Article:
Steve Purcell’s cover art depicts a rousing pirate adventure that calls to mind the old films of Errol Flynn but the reality couldn’t be further from the truth. In actuality, The Secret of Monkey Island is a parody of those movies and games. The player assumes the role of Guybrush Threepwood, a young man who dreams of becoming a pirate but soon realizes that’s easier said than done. Among the various obstacles you’ll encounter are: insult sword fighting, voodoo priestesses, cannibals, ghost pirates and some of the hardest logic puzzles you’ll ever see. If you’re not operating on their logical frequency, they will drive you mad but like Guywood, you’ll persevere because the game is just too damn funny to put down. Labyrinth may have been the first LucasArts adventure game and Maniac Mansion the first funny one but this one truly feels like the beginning of a new trend. Every adventure game had impossibly hard puzzles who’s solutions were hilariously convoluted because of this. They also shifted from fantasy to funny because of this game’s writing. In fact, you could argue that this IS the first funny video game ever made. Even though putting that hamster in the microwave in Maniac Mansion is pretty funny though.
64. Team Fortress 2 (2007) | Xbox 360, PS3, PC
When I think about Team Fortress 2, I think of two things: 1) people getting absurdly rich off of making hats and 2) rock, paper, scissors. The first you’re going to have to Google if you didn’t already know but the second is kind of self explanatory if not a bit strange. The way each element works together, so that no one character has an advantage over another or that no level plays to why one particular strength is like the most advanced version of Rochambeau to me. The heavy is great at mowing people down but since he’s slow, a scout or a sniper could easily take him down. The spy can disguise himself as anyone but his only defense is a knife. Figuring out which character is right for the objective as well as working as a team is essential. The game does not reward lone wolfs, teamwork is the name of the game and if you’re team is great, you can easily sink hours upon hours into it in a single day.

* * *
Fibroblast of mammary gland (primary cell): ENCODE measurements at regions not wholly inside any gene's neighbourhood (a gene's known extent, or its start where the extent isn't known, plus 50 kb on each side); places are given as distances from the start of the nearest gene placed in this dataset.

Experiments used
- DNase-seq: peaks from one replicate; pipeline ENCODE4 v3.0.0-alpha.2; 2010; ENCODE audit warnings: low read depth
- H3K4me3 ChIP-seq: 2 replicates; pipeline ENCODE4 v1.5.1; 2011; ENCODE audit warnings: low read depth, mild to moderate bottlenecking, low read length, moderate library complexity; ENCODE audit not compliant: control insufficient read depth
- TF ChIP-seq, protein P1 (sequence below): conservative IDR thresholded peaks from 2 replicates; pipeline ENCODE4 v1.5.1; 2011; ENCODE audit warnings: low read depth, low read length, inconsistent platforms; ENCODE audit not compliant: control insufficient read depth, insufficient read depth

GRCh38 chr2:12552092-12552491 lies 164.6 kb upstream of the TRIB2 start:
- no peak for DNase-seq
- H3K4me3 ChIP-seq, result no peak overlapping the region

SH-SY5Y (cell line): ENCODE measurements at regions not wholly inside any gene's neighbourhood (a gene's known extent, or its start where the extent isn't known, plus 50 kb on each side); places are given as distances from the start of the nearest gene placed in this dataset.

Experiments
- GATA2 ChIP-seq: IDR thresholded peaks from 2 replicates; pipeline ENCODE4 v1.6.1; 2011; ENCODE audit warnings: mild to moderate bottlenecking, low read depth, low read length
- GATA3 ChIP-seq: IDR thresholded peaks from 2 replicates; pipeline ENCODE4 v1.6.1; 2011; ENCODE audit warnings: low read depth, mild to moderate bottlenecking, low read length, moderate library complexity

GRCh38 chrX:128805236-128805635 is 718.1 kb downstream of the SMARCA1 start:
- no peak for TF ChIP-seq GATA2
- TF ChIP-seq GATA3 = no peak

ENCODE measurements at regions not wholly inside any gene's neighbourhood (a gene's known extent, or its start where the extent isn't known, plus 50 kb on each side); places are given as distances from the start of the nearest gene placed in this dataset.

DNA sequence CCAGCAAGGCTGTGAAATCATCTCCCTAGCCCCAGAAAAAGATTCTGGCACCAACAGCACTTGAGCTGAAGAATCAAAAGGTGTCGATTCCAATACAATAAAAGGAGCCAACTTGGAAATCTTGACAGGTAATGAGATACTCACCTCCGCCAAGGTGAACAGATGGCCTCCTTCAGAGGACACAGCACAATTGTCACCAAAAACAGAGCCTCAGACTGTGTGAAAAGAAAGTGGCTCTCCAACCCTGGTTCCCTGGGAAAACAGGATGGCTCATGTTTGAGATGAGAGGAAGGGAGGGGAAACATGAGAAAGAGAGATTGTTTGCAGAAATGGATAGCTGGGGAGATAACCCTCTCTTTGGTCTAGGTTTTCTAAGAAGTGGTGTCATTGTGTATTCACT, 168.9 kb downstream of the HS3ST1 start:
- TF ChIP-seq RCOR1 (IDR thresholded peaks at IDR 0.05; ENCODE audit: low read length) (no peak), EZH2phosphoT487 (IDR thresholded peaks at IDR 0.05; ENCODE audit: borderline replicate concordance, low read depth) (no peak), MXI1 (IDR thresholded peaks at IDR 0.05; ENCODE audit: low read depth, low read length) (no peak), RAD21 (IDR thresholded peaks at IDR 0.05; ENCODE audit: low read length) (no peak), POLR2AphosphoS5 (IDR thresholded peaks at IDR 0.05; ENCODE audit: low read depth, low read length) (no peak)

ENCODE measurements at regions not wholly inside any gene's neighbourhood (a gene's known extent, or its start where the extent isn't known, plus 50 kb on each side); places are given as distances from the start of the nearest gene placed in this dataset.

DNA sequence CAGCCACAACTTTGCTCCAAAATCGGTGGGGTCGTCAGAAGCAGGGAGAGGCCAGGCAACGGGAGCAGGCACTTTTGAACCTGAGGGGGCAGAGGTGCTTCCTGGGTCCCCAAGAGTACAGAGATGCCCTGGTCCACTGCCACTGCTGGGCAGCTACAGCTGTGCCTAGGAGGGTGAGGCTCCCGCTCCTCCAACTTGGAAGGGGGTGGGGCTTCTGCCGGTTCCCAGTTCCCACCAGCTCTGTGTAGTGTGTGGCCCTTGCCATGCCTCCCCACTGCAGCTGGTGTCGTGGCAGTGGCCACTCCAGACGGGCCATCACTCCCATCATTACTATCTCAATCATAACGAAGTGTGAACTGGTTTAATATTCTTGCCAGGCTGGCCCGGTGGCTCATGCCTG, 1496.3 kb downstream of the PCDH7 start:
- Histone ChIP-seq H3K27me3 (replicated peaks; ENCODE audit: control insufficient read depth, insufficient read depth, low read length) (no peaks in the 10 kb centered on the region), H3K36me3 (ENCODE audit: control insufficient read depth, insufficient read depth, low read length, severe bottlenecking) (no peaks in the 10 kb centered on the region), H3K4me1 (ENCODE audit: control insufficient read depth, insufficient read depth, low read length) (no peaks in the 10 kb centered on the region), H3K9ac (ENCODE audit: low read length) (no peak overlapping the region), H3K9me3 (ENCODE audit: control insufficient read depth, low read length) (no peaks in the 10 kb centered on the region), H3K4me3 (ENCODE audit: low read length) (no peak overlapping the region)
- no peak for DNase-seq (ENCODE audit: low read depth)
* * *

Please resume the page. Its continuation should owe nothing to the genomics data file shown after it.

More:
63. Shadow of the Colossus (2005) | PS2
The first twenty minutes of this game should be shown in museums or taught in schools on how to tell a story in the most minimalist way possible. After a brief cutscene the player has to piece together themselves (there’s a dead princess and you’ve been tasked with eliminating 16 colossi to bring her back), you set off on your horse Aggro to find the first colossus. Guided by nothing but the light of your sword, you set off. You’ll eventually arrive at a cul-de-sac surrounded by jagged hills on either side and a cave in the middle. You won’t need to enter the cave to find the colossus, you can already hear and feel him. He’s so large, every step he takes rumbles your controller violently. You can tell just by looking at him, he’s ancient. Every part of his design is meant to invoke old and powerful. After starring at him in awe for a moment, you’ll remember your task and awe will be replaced with a question. How are you going to kill it? Using your sword to highlight his weak points, you begin climbing him like a mountain. He’ll try and shake you off but you’ll cling to him like a persistent flea. After a couple of minutes, you’ll reach his head where, after a couple of deep stabs, you’ll eventually pierce his thick skull. After a geyser of blood erupts, he’ll be dead. One down, 15 to go. If after slaying that colossus, you’re not immediately hooked, the game isn’t for you. For the rest of us, it was impossible to put down after that moment.
62. DOTA 2 (2013) | PC
A sequel to Defense of the Ancients, which was a community-created mod for Blizzard Entertainment’s Warcraft III: Reign of Chaos, DOTA 2 is a massive improvement over the first one in every conceivable way. Valve’s MOBA is one of deepest, most mechanically complex games ever made, and though its base stays the same, mechanics are always being changed and added. The high barrier to entry will drive away new players, but those who crack the shell and get hooked have a very strong chance of rarely playing anything else again. Its 100+ heroes all play differently, and coming close to truly understanding one could take hundreds of hours. Even then, there’s always something new to learn. Every failed strategy, every death, every comeback is a chance to discover something new. Getting better isn’t just about making numbers go up – you feel the improvement, and every time you outplay an enemy feels as satisfying as the first.